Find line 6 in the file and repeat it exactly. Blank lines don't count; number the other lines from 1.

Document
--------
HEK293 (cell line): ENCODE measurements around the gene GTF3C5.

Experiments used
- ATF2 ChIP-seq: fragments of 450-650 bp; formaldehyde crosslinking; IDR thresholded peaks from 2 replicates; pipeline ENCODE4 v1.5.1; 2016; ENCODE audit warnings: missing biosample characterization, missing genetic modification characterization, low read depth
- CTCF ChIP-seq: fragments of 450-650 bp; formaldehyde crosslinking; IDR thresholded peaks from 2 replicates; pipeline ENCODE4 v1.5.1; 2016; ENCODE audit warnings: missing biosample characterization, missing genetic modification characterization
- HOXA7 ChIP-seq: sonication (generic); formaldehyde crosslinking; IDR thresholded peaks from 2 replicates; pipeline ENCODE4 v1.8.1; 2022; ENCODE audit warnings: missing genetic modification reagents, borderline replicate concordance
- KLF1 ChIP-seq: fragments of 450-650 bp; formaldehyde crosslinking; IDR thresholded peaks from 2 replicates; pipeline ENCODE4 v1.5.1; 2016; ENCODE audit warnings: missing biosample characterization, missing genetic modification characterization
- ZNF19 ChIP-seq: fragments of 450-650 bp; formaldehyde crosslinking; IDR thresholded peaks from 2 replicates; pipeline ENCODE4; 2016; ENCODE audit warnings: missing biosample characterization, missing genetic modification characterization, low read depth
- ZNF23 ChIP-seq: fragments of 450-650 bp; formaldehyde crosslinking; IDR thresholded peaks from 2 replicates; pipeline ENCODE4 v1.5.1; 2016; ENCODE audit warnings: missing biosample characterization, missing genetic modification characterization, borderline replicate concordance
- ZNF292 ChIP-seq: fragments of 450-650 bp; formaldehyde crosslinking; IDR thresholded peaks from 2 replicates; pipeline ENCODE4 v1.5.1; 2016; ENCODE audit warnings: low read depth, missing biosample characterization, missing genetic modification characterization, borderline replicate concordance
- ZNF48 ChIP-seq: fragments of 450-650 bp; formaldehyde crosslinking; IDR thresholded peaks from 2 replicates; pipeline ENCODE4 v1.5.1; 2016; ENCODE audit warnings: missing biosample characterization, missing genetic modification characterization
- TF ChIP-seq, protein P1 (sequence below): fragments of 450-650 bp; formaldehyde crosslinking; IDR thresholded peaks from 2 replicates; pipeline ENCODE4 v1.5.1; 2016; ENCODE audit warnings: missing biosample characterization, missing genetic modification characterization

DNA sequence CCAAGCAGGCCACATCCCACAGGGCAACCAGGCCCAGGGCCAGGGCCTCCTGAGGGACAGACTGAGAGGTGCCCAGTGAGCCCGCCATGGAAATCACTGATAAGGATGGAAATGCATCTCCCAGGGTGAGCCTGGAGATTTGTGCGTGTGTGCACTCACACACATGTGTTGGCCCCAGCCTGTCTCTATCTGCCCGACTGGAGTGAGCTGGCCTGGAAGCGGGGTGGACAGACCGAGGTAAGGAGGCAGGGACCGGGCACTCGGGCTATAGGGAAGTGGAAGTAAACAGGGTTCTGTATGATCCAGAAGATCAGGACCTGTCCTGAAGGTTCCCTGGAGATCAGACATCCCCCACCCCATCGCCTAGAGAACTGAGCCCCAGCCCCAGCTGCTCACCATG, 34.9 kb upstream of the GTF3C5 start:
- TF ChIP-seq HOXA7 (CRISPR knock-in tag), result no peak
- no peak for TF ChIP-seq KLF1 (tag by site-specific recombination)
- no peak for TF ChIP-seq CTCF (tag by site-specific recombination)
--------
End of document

- KLF1 ChIP-seq: fragments of 450-650 bp; formaldehyde crosslinking; IDR thresholded peaks from 2 replicates; pipeline ENCODE4 v1.5.1; 2016; ENCODE audit warnings: missing biosample characterization, missing genetic modification characterization